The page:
It is easy to rely on disrespect, bullying, rules, and even abuse to keep a team in order. This type of leader is able to keep business running on a mediocre level. A close look at their business model shows a hardworking, over worked, underappreciated manager. What they don’t see is that if they adopted a more leadership position and dropped the totalitarian model they could work far less, focus on the important projects, and watch their restaurant flourish.

What is a Leader

The solution is to hire leaders who have stopped relying on control, and rely on influence to lead their team. The key to success in any endeavor is to lead a team successfully.

The president of Hyatt Hotels said in Newsweek, “If there is anything I have learned in my 27 years in the service industry, it is this: 99 percent of all employees want to do a good job. How they perform is simply a reflection of the one for whom they work.” (David Hartley-Leonard, Newsweek, 24 August 1987, 11.)

The visible habits shared by successful leaders:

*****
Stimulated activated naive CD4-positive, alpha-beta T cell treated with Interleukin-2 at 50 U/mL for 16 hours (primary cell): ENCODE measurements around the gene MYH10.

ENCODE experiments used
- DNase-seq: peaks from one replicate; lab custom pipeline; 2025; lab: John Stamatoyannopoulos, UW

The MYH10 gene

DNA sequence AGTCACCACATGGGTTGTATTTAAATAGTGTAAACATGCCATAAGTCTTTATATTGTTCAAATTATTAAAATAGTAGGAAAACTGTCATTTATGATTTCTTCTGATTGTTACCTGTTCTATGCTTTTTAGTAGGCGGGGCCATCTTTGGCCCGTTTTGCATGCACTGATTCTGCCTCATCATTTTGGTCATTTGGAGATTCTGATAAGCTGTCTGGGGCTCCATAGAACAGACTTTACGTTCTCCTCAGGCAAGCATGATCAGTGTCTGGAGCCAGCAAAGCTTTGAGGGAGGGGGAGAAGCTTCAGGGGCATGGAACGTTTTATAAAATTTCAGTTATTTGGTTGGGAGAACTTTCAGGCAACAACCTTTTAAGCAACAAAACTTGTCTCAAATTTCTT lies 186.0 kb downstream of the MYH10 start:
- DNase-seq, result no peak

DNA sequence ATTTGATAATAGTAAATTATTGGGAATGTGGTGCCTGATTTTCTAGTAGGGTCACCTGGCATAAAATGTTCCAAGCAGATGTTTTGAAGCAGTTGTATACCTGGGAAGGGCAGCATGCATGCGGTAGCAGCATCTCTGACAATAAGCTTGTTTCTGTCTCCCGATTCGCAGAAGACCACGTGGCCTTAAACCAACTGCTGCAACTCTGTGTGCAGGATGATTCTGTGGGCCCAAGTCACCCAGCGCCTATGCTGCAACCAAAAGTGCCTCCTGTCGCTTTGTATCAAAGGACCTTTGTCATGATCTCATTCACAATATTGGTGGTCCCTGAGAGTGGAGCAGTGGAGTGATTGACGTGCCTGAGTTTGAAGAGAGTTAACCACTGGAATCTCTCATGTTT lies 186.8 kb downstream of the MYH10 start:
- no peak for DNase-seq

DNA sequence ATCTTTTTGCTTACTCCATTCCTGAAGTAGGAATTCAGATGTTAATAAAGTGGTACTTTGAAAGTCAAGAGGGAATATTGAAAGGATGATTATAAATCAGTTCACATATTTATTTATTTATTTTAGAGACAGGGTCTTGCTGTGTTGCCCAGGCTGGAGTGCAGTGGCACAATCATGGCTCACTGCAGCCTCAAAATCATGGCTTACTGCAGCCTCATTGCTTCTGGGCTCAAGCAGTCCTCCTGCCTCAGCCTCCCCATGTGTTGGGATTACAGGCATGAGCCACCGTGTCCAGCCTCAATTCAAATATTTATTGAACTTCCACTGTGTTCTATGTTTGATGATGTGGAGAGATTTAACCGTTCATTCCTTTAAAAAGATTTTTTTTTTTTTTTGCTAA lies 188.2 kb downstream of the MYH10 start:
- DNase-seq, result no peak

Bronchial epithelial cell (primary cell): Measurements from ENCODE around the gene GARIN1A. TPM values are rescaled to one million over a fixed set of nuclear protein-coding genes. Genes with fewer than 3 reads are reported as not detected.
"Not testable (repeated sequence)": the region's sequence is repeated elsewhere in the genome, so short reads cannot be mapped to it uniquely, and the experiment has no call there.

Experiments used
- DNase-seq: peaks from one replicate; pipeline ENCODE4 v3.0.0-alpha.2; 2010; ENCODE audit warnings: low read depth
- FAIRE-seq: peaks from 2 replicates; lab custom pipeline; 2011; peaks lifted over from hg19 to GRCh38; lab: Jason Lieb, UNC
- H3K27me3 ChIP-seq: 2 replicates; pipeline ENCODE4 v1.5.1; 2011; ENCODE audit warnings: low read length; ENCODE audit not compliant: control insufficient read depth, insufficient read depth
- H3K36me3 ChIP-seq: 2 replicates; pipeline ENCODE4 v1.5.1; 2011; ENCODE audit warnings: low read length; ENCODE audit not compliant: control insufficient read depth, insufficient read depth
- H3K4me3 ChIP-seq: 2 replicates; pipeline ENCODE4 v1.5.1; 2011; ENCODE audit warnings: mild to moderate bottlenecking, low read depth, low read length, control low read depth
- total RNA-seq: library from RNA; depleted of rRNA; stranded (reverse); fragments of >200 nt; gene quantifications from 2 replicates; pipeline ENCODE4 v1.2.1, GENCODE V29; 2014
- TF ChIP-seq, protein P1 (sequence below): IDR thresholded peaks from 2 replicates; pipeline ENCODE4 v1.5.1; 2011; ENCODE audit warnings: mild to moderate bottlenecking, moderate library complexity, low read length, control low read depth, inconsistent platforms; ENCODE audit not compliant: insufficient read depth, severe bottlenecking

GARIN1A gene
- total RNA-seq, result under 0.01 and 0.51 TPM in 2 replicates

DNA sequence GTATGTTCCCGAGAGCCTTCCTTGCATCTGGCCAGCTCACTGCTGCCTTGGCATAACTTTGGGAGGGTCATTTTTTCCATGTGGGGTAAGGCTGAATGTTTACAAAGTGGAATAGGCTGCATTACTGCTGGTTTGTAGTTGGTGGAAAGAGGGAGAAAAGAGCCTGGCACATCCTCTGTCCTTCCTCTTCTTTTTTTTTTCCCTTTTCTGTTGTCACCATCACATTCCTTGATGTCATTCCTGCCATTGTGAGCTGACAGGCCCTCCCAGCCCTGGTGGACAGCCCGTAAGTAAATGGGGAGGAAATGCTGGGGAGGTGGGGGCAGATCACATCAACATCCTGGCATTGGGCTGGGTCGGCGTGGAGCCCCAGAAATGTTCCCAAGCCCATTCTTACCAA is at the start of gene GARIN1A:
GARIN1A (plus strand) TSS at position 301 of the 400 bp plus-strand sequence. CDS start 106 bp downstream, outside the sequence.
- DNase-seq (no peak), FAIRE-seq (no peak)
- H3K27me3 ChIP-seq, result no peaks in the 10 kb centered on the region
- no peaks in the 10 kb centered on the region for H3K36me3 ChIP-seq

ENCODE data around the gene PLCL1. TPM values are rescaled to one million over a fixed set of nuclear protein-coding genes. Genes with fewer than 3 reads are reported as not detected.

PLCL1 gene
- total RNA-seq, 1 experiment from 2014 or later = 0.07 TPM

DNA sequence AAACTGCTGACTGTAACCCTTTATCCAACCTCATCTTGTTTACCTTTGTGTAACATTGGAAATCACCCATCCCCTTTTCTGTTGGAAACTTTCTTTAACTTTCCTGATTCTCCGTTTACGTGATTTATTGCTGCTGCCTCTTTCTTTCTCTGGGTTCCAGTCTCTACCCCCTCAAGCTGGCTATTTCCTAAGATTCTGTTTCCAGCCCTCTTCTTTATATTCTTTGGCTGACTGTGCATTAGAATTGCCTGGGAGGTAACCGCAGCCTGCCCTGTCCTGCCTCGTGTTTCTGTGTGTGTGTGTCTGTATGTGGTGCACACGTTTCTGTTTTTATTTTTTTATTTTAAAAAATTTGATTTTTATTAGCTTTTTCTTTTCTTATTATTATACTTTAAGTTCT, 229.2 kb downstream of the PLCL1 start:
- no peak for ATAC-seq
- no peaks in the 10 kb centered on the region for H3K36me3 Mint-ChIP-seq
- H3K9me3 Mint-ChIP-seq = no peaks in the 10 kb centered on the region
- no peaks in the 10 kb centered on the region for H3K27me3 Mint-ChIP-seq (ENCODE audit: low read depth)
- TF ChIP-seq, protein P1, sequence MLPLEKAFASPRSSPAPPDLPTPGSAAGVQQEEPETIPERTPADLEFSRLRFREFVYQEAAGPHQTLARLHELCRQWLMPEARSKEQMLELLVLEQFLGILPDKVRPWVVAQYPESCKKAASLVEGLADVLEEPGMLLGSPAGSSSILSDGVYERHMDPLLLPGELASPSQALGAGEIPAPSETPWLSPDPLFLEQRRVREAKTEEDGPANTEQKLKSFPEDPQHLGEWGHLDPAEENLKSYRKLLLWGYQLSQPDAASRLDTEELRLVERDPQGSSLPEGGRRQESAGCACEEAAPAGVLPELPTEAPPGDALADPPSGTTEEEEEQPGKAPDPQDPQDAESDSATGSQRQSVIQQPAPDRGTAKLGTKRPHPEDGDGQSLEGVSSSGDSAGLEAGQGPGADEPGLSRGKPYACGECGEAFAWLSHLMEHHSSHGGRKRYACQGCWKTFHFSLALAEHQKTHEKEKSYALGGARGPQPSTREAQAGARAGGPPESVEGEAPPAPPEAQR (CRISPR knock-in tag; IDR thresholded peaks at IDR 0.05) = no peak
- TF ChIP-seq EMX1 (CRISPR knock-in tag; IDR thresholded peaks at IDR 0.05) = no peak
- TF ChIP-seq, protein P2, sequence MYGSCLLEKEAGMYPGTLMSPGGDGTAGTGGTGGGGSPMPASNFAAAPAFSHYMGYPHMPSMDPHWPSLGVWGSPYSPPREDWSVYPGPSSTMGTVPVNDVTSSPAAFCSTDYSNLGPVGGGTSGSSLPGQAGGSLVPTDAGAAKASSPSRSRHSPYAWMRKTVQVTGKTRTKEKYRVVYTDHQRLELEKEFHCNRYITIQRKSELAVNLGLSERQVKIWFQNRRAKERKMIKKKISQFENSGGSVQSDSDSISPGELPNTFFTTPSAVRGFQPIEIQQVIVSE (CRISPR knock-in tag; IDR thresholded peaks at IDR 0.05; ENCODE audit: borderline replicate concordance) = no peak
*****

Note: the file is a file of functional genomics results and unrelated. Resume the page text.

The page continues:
• They lead by example
  • They are present on the floor with the staff
  • They take an interest in the staff
  • They learn how to communicate well
  • They learn how to implement change without rebellion
  • They have a high level of self-discipline
  • They are problem solvers
  • They have a positive, optimistic attitude
  • They take responsibility. No excuses. No lies.
  • They make decisions based on facts not feelings and wants
  • They listen
  • They understand the difference between a task problem and a people problem
  • They solve problems before they become an emergency.
  • They deligate
  • They praise and affirm
  • They are numbers people

The unseen aspects of leadership include: